The Supreme Court has established a three part test to determine whether rational basis or a stricter level of scrutiny be considered: a history of discrimination, immutable characteristics comprising a discrete group, and political powerless minority subject to majority whim. On all three of these, the DOJ found itself incapable of arguing for rational basis and thus found that only strict scrutiny could be applied to sexual-orientation based discrimination.
Secondly, Holder acknowledged that his office was incapable of presenting any argument in favor of anti-gay discrimination that could stand up to strict scrutiny. While theoretically rational basis arguments can be pie in the sky (though they must at least be rational), strict scrutiny required tangible real and compelling reasons for the discrimination that were tied to the legislature’s actual reasoning and there just wasn’t anything to present.
It is important to understand that the Administration did not say that it was refusing on unwilling to defend the law but rather that it was incapable of defending the law. There simply were no arguments to present to the court.
Those who claim that the Administration is “choosing which laws to defend” are either confused or dishonest. Those who say that this will “nationalize” same-sex marriage and impose it on unwilling states are either confused or dishonest. Those who go on TV and spout completely false information about this decision are either irresponsible or dishonest. I’m inclined to suspect ‘dishonest.’
In consequence, the DOJ announced that it would not present arguments to the judges in Pedersen and Windsor that these cases should be tried under rational basis. Should the judges independently determine that no stricter scrutiny than rational basis would be considered, the DOJ was capable of defending DOMA on rational basis pie in the sky notions.
But unless the judges independently determined that rational basis was the standard, the Department of Justice would not attempt to justify DOMA under stricter scrutiny because they had no arguments to present.
What does this mean?
Immediately, nothing. The law remains on the books, the Administration will continue to administer the law, and gay couples have no more federal recognition than two random roommates living in a dorm.
However, it is a very short time before this could all change. The House of Representatives has a small window in which to decide whether to defend DOMA in court. Should they fail to do so, then in March the courts will be presented with a motion for summary judgment (a request for a trial-less determination) which argues that DOMA Section 3 is unconstitutional, and in response the DOJ will say, “I got nothing.”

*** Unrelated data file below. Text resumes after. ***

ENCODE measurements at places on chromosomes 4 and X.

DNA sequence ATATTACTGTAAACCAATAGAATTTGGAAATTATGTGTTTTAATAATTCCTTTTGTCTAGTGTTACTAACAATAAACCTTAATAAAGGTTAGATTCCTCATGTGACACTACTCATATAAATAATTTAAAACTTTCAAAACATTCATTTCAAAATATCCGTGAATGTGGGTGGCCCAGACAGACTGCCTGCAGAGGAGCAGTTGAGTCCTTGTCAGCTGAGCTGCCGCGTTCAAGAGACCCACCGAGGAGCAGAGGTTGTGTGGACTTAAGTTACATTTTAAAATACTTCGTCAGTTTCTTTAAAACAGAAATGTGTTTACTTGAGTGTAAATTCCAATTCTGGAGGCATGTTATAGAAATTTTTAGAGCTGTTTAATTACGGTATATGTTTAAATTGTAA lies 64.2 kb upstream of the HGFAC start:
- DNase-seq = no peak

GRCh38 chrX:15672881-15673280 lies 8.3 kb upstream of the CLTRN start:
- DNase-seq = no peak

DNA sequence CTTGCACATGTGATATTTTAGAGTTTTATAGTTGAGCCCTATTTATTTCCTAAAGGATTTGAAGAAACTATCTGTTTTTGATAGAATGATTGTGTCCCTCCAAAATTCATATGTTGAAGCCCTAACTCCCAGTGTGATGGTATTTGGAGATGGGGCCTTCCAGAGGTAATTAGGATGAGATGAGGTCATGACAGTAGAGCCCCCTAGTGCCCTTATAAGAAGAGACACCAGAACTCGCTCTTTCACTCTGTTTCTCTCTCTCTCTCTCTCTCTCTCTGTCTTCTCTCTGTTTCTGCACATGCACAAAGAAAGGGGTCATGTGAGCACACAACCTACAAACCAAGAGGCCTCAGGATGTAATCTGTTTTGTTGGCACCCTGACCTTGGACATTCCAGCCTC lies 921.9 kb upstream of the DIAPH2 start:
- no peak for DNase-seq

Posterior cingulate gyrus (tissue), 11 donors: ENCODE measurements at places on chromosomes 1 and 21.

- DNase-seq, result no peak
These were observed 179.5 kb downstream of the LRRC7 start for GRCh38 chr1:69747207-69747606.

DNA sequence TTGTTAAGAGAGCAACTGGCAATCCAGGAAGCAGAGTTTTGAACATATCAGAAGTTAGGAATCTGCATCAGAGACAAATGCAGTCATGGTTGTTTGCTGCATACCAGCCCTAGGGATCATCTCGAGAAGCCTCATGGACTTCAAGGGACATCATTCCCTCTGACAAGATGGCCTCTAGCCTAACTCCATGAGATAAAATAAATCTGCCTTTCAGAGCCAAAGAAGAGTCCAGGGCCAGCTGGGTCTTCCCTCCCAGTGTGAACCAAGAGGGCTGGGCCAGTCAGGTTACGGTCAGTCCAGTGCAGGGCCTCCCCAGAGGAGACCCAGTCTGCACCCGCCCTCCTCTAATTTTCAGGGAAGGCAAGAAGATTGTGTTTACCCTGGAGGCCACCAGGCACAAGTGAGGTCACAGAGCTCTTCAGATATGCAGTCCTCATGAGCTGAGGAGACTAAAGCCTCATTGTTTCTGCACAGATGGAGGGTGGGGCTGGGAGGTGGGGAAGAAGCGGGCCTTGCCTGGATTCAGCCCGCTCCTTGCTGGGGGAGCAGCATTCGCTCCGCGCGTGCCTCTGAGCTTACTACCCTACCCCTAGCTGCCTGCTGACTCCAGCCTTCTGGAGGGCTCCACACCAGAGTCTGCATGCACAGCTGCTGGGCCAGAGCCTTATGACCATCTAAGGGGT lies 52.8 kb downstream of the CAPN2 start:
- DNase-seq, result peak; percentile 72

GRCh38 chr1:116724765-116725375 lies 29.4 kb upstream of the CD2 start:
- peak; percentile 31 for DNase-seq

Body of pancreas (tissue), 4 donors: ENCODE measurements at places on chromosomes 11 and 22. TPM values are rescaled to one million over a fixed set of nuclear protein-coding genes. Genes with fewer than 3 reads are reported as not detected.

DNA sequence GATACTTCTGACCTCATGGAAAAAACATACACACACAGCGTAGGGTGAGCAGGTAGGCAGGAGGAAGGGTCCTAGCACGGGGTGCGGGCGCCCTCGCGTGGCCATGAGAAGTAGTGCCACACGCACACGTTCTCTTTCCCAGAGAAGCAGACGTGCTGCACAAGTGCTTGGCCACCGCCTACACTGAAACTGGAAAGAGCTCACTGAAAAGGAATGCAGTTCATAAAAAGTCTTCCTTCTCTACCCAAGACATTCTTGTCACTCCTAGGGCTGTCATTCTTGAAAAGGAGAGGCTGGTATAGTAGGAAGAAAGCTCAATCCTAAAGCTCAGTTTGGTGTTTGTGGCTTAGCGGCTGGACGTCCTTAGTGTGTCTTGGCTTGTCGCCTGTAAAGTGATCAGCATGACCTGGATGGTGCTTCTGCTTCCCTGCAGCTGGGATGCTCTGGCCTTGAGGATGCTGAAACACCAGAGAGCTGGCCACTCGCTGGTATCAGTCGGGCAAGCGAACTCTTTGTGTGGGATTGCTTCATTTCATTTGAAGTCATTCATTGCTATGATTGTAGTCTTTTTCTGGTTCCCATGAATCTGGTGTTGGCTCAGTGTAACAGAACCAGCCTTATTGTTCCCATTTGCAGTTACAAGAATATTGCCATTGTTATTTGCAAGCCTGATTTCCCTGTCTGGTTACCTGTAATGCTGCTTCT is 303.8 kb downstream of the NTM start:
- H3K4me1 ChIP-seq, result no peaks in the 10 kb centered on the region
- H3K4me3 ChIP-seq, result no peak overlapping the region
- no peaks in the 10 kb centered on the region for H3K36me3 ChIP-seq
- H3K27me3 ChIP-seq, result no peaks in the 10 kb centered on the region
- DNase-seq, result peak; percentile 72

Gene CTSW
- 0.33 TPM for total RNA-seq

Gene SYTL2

Presented with only one side, it is extremely probable that the judges will find for the plaintiffs and order the federal government to recognize their marriages. This could be limited to specific circumstances for individual plaintiffs or applied broadly against the United States and applicable to all same-sex marriages. However, without appeal to the US Supreme Court, then these decisions will only apply to same-sex married couples in Second Circuit states (Connecticut, Vermont, New Hampshire, and New York).
Should the House intervene, a not-unlikely possibility, then the House will be allowed to present arguments that only rational basis be applied and that DOMA’s discrimination achieves a governmental function. However, they will do so with the additional burden or explaining why not only the plaintiffs but the Department of Justice are incorrect in their interpretation of the Constitution.
Meanwhile the Massachusetts and California cases continue. It is difficult to know exactly how the Administration’s decision will play into these cases. Having announced that you believe DOMA Section 3 to violate the US Constitution, courts are less likely to believe the sincerity of arguments otherwise.
“We assume they will withdraw their briefs. Unless we hear otherwise, we believe the Department of Justice’s intention is not to defend any of these cases,” said Coakley, whose suit contended that the federal law unfairly created two classes of married people.
Should the government withdraw its appeal in Gill and Commonwealth, then Judge Tauro will order the United States to recognize Massachusetts’ same-sex marriages. It is unclear whether the House would have any standing to appeal this DOMA decision.
But unless the federal government opts not to appeal to the Supreme Court and the House opts not to intervene, this issue will eventually end up before the Supreme Court (as it could through Dragovich or Perry). And there are a few ways the court could go.
Should they decide to hear Commonweath first, that could make all of the other cases moot. They could determine that states have, as they always have had, the right to define marriage. Doing so could avoid or delay any requirement to determine whether in such definition a state can distinguish between same-sex and opposite-sex marriages as Commonwealth does not address that issue.
Should they decide that the federal government has a newly found right to establish family law, then they would have to deal with the various other cases which deal with discrimination against individuals. This could be an interesting direction.
Although these cases are federal cases and speak only to what the federal government can do, should the SCOTUS find that federal anti-gay marriage law violates the constitutional rights of individuals, it is difficult to see how that would not also be true of the states. While we have assumed that Ted Olson and David Boies would be the ones to argue the unconstitutionality of banning same-sex marriage, it is possible that due to timing (delays or expedition) it could be GLAD or the ACLU.